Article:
The last time I gold leafed cabinets doors, I used the regular Speedball Mona Lisa Adhesive Size. That stuff is very watery, and had a tendency to get underneath the painters tape. The super thick adhesive is still thin enough to brush on, but it’s thick enough that it won’t bleed underneath the painters tape.
I brushed on two coats of the super thick adhesive, letting the first coat dry completely before brushing on the second. The Speedball Adhesive Size goes on cloudy and dries clear and shiny. After applying two coats, and letting the second coat dry thoroughly, I applied the gold leaf. This is the imitation gold leaf I bought (affiliate link). I’ve used this several times on various projects, and I’m always very pleased with how it looks. It’s very messy, though! 😀
After I had all of the area covered with the gold leaf, I used a 1-inch artist brush to brush the whole area somewhat vigorously in order to make sure all of the gold leaf was secure and to remove any excess. The I used another brush to brush on a coat of General Finishes High Performance Topcoat in a flat finish (affiliate link). I used the flat finish because that’s what I always have on hand, but I don’t find that it makes any difference at all in the sheen of the gold leaf. Even with the flat finish clear coat, the metal leaf is still has a very shiny metallic finish.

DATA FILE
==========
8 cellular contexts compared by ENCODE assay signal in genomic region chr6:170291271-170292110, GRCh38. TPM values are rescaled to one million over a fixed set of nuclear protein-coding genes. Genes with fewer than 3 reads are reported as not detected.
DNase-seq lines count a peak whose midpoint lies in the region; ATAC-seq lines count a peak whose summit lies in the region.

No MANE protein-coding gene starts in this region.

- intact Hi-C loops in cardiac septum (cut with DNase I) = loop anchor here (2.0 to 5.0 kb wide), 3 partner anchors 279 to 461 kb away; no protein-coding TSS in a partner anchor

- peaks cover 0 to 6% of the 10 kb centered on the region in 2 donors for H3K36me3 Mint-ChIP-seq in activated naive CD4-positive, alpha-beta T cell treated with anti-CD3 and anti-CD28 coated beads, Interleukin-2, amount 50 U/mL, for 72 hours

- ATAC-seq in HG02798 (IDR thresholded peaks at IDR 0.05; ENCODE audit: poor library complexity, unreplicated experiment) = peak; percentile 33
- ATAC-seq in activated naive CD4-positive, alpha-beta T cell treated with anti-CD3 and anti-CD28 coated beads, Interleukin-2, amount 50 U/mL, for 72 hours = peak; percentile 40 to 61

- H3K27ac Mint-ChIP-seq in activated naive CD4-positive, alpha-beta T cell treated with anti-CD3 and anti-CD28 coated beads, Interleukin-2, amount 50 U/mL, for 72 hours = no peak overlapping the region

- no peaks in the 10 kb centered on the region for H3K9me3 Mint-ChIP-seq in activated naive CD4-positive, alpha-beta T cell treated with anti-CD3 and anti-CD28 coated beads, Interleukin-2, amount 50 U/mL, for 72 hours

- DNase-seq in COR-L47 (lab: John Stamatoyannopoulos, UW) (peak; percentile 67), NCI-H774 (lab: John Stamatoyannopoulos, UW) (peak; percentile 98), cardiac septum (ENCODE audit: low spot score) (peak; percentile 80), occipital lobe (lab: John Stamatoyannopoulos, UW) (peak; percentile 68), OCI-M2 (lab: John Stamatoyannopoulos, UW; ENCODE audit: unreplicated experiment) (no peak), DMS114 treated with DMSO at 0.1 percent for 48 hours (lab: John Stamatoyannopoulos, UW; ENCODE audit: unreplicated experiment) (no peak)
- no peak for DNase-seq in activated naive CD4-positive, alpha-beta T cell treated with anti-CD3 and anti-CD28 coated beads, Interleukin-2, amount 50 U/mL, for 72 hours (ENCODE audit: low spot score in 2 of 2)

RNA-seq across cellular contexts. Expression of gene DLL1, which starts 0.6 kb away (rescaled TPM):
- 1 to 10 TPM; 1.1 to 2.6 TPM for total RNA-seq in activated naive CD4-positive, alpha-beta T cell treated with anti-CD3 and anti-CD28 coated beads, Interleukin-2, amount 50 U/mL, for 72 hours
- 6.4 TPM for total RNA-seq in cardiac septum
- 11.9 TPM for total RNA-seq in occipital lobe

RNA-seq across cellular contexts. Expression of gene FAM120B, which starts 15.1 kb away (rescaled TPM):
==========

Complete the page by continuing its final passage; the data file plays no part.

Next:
After that top coat dried, I removed the painters tape.
I used a large dry paint brush to brush away all of the excess gold leaf, and then added one more coat of the General Finishes Topcoat to seal the edges of the gold leaf.
Once that was dry, I reinstalled the door and gazed upon the beauty of that gorgeous metallic shine. 😀
I mean, there’s just simply no comparison. Trying to imitate the look of metal will always fall short. Nothing shines like a real metal leaf.
Last week was kind of a dud for me as far as getting work done in the studio. I started off the week with a cold and felt horrible for a few days, and then I shared my cold with Matt. I was so afraid that he would end up in the hospital again, as has happened the last three times I’ve come down with something and then shared it with him. Because he has M.S., even something like a cold can be so severe for him because it can cause extreme weakness to the point that he can’t even drink water or speak.
So the latter part of last week, and over the weekend, my focus was on him and not my studio. Fortunately, his cold never turned severe, we avoided a hospital stay, and today, we’re both feeling great! So I can return to normal life this week, focus more on the studio, and hopefully see some real progress over the next few days.
Addicted 2 Decorating is where I share my DIY and decorating journey as I remodel and decorate the 1948 fixer upper that my husband, Matt, and I bought in 2013. Matt has M.S. and is unable to do physical work, so I do the majority of the work on the house by myself. You can learn more about me here.